Overall Grade: B-

Sixth Men

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    Manu Ginobili, SG Spurs

    Manu Ginobili couldn't find his stroke throughout Game 4, shooting just 1-of-6 from the field and 0-of-3 from beyond the arc. 

    While he made up for that with an impressively balanced performance with six rebounds and six assists, he also committed six awful turnovers that helped the Grizzlies stay in this one.

    Luckily, the Spurs didn't need much production from Ginobili, because Tony Parker was playing like the greatest point guard of all time, with 37 points and six assists. 

    If the Spurs face off against a team like the Miami Heat in the NBA Finals, they will absolutely need more production from Ginobili though, so hopefully he takes the 10-plus days off he has to find his stroke again.

    Overall Grade: C-

     

    Quincy Pondexter, SF Grizzlies

    Well, I guess we have our answer as to who's going to replace Tayshaun Prince in the Grizzlies lineup moving forward.

    Quincy Pondexter was really the only Grizzlies player to show up, as he played 34 minutes and dropped an impressive  22 points on 7-of-11 shooting from the field and 3-of-6 shooting from beyond the arc.

    Pondexter didn't just stop there though, he also grabbed three rebounds and forced two turnovers.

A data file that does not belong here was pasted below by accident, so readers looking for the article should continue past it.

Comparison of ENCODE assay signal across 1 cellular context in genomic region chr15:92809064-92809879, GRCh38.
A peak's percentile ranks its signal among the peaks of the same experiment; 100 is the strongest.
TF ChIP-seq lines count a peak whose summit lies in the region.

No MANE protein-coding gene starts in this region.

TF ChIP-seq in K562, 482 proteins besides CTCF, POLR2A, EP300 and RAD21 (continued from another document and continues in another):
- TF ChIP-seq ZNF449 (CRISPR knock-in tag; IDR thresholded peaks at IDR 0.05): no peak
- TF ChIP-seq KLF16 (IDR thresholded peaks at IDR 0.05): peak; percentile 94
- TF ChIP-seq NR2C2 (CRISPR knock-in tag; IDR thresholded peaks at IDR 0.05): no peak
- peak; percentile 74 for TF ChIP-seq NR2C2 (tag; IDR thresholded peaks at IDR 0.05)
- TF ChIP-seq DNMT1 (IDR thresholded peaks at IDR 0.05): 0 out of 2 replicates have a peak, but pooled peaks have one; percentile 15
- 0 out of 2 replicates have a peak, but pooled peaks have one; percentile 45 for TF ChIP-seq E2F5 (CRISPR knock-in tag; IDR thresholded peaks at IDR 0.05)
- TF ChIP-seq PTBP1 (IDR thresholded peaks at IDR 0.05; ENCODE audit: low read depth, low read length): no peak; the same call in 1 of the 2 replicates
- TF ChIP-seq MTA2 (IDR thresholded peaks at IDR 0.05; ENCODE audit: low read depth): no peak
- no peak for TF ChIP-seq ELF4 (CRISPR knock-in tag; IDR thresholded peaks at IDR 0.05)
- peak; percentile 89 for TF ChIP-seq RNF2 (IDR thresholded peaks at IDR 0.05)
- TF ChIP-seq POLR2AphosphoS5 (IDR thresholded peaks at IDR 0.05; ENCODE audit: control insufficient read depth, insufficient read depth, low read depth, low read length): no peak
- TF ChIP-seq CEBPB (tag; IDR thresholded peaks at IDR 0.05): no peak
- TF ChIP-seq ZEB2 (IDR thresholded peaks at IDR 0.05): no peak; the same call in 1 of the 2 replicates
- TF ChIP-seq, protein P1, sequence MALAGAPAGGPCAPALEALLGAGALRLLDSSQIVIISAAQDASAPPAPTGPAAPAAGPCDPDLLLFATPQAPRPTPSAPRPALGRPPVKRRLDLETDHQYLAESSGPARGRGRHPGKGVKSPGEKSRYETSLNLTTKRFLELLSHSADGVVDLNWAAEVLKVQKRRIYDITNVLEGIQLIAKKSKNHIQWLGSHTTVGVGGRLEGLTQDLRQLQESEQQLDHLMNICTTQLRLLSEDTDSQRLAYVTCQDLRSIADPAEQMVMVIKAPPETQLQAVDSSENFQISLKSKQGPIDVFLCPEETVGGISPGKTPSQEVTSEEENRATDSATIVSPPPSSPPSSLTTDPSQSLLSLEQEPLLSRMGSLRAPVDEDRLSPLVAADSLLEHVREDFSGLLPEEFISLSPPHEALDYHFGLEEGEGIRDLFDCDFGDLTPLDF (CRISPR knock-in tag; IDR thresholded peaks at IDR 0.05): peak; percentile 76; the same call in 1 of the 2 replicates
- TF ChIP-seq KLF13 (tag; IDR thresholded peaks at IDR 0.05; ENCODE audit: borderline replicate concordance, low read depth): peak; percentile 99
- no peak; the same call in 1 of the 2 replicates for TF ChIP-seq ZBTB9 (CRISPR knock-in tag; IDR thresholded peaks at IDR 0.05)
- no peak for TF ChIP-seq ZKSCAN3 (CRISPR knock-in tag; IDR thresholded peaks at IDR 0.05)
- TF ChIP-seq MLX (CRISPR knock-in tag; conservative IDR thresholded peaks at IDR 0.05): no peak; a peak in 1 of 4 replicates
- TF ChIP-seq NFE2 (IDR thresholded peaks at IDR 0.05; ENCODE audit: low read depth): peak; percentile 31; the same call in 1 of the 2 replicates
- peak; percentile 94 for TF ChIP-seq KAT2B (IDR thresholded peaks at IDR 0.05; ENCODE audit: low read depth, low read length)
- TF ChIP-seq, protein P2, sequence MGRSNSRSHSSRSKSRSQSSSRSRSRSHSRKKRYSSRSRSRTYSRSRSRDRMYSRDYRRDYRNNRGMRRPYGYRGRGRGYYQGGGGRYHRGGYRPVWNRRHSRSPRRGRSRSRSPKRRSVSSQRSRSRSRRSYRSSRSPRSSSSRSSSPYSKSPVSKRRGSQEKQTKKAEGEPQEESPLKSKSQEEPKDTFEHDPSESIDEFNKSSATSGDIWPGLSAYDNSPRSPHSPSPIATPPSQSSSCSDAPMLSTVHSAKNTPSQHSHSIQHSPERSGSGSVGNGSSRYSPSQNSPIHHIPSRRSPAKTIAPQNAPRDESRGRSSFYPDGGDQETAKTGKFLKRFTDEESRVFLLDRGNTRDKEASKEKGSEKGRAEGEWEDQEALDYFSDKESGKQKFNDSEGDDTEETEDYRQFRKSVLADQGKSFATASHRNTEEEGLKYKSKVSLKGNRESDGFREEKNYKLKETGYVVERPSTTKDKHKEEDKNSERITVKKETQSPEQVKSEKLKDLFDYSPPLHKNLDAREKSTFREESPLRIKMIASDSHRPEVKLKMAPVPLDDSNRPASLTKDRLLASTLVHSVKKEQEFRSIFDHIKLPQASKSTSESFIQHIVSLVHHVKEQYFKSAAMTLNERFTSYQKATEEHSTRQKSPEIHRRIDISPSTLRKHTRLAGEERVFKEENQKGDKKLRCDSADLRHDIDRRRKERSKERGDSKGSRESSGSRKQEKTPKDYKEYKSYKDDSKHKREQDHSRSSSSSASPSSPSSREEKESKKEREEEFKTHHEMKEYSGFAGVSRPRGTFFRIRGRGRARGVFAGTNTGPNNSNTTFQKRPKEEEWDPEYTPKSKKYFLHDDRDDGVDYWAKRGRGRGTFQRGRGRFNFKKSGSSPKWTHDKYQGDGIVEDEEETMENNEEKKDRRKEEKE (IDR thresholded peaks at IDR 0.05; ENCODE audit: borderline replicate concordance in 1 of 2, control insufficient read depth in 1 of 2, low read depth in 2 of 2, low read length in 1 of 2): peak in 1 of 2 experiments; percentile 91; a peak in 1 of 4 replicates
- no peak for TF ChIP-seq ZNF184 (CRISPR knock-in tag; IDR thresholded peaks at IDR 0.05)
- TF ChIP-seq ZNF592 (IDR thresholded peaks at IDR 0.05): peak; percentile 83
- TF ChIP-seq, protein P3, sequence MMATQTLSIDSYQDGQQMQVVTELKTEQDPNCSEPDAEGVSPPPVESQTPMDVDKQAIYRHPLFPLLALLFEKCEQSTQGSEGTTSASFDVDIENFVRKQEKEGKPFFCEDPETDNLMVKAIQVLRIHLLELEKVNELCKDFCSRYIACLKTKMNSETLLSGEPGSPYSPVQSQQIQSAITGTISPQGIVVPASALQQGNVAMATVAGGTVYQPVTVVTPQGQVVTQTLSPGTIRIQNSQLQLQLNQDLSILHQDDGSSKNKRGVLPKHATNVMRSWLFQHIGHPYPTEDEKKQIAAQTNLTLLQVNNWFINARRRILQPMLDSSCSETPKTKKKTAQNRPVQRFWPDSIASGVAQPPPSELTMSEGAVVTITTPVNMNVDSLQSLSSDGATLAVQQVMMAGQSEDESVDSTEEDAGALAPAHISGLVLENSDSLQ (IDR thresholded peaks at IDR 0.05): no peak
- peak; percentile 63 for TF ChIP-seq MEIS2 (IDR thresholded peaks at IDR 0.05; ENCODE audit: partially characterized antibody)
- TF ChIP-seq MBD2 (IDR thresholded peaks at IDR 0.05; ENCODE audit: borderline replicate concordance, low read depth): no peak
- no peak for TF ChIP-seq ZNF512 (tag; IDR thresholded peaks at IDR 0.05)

It's a shame that the Grizzles coaching staff kept him on the bench for the majority of the first three games of this series. If they had played Pondexter more, the series may not be over just yet.

    Overall Grade: B+

Benches

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    San Antonio Spurs Bench

    The Spurs bench didn't bring much production to the floor for the Spurs, scoring just 16 total points on 6-of-19 shooting from the field.

    While Manu Ginobili committed six turnovers, no other bench player committed a single one.

    What the Spurs bench did well though was keep the team's defensive intensity and efficiency going when the starters went to the bench.

    Overall it was an underwhelming night from their bench, but that's OK when Tony Parker goes off for more than a third of your total points.

    Overall Grade: C+

     

    Memphis Grizzlies Bench

    If you take out Jerryd Bayless' underwhelming 3-of-10 shooting performance, the Grizzlies bench actually had an impressive night.

    Darrell Arthur and Quincy Pondexter combined for 30 points on 11-of-19 shooting from the floor. The only problem was that Lionel Hollins didn't get Arthur into the game early enough.

    As a unit, the Grizzles bench shot 5-of-10 from beyond the arc, as compared to the starting crew, who shot 0-of-4 from long range.

    The Grizzlies have some talent on their bench, this offseason they just need to figure out how to use it better.

    Overall Grade: B